Mies - understanding
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But wasn't Mies about "almost nothing"? And walls of thin glass. We are to feel "safe" in his spaces, but not due to thick walls and locks on the doors. No, it's more like Porgy's "I got plenty of (almost) nothin'. And (almost) nothin' is plenty for me."
That's no way to be.
They can steal the rug from the floor,
That's OK with me.
'Cause the things that I prize,
Like the stars in the skies,
All are free.
Oh, I got plenty of nothin',
I got my gal, got my song,
Got heaven the whole day long.
In a Mies building too, you have heaven the whole day long.
But this safe tells the narrative of one person having something and another, an imbalanced person, wanting to steal it. Mies is about balance and floating, swimming, in a world without things. His work tells you that you have everything you need, inside yourself, you can not steal it from another, and that you feel that when you connect yourself, as you do in his buildings, to entities larger than yourself. The more you break down walls, the more harmony you will feel. Rather than feeling "safe," his work returns to us the sublime sense of fear and trembling* - trembling before the unanswerable questions and beauties of nature and the cosmos - while also giving the occupant an otherwise unknown and otherwise very hard-to-attain inner peace. That's more valuable than protecting your valuables.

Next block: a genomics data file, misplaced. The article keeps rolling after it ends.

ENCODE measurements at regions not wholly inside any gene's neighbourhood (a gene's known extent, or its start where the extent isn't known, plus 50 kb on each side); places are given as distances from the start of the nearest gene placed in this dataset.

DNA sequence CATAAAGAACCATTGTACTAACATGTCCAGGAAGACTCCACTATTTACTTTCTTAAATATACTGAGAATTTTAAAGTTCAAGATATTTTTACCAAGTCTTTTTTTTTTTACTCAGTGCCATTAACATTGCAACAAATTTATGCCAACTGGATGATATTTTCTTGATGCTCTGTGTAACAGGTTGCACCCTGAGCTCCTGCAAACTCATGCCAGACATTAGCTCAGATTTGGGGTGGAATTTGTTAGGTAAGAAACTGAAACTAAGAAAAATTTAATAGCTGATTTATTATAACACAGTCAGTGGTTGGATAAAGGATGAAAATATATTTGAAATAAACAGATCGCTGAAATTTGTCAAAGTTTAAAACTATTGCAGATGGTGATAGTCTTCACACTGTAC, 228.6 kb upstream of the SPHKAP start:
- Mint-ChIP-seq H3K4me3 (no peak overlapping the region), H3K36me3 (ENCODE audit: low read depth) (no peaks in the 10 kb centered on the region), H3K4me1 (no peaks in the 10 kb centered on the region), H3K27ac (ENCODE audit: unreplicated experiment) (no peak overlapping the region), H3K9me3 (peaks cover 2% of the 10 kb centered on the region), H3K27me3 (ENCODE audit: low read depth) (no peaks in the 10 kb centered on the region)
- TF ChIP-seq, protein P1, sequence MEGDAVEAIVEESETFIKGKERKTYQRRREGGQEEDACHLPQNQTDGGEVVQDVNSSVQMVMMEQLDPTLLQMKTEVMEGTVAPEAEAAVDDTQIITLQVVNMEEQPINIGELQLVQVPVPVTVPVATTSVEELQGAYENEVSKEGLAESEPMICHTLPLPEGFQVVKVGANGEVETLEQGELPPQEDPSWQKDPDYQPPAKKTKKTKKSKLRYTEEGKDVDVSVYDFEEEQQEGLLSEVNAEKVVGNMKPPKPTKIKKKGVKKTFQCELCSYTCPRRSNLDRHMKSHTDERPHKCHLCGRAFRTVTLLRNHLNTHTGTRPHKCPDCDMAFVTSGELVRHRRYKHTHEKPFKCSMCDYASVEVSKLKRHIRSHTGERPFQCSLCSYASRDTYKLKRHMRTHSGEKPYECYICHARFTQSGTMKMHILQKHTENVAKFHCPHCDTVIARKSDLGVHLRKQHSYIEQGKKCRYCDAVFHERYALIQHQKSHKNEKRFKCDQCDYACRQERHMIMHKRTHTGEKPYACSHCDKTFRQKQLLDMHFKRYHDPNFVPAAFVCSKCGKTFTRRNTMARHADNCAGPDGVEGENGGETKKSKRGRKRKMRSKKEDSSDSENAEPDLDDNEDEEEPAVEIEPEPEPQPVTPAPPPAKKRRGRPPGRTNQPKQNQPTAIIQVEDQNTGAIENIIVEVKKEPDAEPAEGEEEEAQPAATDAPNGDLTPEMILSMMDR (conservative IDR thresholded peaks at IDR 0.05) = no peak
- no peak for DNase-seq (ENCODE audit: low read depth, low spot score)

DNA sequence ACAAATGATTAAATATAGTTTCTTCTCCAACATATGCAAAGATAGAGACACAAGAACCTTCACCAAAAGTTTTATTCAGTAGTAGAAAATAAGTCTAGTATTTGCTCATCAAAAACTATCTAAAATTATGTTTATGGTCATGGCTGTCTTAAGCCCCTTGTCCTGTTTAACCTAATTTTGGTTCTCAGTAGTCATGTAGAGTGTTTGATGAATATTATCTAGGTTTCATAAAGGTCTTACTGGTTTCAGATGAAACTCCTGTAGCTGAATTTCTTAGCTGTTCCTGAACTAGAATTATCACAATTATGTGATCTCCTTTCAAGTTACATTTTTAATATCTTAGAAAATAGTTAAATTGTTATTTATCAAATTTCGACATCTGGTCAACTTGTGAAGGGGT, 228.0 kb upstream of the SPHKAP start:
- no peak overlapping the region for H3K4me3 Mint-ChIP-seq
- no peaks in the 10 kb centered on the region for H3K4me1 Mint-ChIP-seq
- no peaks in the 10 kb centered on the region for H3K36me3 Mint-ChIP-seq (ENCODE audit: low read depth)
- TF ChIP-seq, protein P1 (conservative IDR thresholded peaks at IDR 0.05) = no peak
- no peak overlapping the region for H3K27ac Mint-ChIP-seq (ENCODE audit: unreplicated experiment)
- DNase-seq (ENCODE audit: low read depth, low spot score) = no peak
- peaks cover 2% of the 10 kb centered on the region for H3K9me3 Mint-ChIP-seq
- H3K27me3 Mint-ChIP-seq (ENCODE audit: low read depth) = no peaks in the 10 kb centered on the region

*Mies's sometime friend Philip Johnson called the experience of nature from inside a glass house "safe danger."
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